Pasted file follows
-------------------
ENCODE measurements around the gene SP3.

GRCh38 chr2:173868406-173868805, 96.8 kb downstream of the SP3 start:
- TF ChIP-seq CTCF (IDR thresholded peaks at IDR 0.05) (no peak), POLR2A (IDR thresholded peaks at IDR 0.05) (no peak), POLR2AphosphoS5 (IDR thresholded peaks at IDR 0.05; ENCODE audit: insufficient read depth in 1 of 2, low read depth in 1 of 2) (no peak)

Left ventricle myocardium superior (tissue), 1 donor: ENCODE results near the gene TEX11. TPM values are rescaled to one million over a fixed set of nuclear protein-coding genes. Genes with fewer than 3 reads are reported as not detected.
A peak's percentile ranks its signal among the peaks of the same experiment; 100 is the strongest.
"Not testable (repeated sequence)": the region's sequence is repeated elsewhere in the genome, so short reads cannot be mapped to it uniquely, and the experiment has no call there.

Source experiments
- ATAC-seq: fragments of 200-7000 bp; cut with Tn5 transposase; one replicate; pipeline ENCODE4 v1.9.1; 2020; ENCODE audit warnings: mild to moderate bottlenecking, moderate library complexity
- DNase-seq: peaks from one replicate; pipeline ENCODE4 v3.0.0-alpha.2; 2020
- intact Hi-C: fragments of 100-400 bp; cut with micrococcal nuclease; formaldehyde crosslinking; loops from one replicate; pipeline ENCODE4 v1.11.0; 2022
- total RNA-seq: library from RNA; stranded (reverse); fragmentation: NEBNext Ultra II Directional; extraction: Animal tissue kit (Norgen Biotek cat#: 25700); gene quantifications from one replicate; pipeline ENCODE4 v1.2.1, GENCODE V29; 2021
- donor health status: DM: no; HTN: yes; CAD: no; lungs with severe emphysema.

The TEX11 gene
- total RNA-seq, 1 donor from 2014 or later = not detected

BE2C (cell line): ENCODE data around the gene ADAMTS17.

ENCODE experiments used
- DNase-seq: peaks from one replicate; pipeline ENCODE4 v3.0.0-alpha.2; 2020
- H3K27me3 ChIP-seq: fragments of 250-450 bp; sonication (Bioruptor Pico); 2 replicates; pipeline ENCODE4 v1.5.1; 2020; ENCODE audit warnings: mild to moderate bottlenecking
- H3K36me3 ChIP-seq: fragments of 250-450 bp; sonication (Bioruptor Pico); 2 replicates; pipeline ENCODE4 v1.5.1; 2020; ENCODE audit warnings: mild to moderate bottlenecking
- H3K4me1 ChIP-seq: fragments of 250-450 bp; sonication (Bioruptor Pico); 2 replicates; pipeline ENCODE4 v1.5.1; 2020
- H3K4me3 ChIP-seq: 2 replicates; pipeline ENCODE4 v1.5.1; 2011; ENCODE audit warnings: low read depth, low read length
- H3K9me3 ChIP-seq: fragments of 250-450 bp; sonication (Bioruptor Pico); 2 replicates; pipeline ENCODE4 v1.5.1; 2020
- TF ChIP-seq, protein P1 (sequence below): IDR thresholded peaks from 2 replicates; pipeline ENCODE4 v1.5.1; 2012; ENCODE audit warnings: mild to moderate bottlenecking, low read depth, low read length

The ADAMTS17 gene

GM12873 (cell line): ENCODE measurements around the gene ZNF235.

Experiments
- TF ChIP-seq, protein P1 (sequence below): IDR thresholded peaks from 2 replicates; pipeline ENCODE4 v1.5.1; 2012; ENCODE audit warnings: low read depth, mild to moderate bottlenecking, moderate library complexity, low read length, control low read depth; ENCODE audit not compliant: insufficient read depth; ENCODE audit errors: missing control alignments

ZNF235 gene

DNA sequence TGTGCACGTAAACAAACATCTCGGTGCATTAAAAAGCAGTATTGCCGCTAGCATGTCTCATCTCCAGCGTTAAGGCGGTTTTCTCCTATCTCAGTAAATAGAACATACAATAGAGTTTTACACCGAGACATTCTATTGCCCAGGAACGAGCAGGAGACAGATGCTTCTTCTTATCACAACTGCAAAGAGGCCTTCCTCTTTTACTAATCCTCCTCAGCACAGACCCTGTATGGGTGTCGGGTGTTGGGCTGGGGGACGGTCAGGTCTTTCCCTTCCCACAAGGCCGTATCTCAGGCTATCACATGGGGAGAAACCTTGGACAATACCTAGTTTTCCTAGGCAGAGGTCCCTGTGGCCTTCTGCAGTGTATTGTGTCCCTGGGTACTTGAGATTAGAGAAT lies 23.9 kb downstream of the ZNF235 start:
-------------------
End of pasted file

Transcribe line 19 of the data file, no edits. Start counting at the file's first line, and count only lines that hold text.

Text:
- H3K36me3 ChIP-seq: fragments of 250-450 bp; sonication (Bioruptor Pico); 2 replicates; pipeline ENCODE4 v1.5.1; 2020; ENCODE audit warnings: mild to moderate bottlenecking